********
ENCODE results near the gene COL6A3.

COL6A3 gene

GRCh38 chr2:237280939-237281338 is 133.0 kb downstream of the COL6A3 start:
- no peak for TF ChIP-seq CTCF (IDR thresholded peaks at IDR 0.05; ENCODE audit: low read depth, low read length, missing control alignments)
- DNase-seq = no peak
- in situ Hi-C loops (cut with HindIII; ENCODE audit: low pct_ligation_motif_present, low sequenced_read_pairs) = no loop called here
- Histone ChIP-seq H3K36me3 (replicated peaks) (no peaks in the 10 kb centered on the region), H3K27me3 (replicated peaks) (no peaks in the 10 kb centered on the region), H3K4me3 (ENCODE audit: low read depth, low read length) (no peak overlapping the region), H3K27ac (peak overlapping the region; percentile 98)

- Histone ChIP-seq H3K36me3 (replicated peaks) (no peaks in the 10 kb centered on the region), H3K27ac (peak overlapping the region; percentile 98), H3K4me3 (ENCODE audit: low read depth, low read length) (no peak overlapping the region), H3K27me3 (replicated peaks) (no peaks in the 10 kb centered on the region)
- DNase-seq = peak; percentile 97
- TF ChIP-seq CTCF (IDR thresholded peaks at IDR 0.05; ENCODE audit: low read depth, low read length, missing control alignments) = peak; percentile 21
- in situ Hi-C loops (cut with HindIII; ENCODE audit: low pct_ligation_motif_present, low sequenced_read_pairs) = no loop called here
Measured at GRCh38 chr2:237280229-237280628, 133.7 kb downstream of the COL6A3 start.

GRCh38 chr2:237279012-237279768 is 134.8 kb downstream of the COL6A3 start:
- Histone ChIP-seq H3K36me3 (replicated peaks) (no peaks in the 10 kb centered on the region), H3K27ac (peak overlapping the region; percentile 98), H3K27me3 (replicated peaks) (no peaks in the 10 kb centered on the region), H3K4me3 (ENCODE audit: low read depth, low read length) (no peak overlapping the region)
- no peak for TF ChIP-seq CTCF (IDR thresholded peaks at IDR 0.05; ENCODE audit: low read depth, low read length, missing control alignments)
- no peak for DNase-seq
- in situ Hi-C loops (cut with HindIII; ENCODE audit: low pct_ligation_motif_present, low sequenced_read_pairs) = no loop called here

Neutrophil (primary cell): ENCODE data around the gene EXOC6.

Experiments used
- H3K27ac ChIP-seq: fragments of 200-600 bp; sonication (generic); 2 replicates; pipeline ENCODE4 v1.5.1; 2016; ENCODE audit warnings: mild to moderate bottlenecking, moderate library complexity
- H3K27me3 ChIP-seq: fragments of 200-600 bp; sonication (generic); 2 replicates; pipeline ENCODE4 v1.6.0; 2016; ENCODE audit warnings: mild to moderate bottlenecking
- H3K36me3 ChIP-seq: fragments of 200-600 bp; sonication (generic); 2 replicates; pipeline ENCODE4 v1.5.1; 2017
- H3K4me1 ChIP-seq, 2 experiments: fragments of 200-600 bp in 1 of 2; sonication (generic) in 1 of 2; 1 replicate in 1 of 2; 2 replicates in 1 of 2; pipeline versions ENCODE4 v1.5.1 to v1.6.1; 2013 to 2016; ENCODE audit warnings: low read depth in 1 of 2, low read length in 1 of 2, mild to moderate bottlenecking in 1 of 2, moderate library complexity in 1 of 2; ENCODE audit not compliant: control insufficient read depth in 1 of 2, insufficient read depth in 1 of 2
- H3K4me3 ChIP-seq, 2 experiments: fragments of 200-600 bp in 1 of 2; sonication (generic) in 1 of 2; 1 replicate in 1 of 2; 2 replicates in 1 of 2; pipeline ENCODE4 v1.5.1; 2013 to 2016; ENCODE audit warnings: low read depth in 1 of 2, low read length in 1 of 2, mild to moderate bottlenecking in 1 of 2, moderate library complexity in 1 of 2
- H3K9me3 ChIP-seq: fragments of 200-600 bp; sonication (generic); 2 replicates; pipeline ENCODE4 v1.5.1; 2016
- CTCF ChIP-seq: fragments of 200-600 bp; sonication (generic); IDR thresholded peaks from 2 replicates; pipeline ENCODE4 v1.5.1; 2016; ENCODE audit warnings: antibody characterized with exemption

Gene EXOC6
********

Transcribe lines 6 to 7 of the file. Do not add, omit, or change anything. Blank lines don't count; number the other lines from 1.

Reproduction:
- in situ Hi-C loops (cut with HindIII; ENCODE audit: low pct_ligation_motif_present, low sequenced_read_pairs) = no loop called here
- Histone ChIP-seq H3K36me3 (replicated peaks) (no peaks in the 10 kb centered on the region), H3K27me3 (replicated peaks) (no peaks in the 10 kb centered on the region), H3K4me3 (ENCODE audit: low read depth, low read length) (no peak overlapping the region), H3K27ac (peak overlapping the region; percentile 98)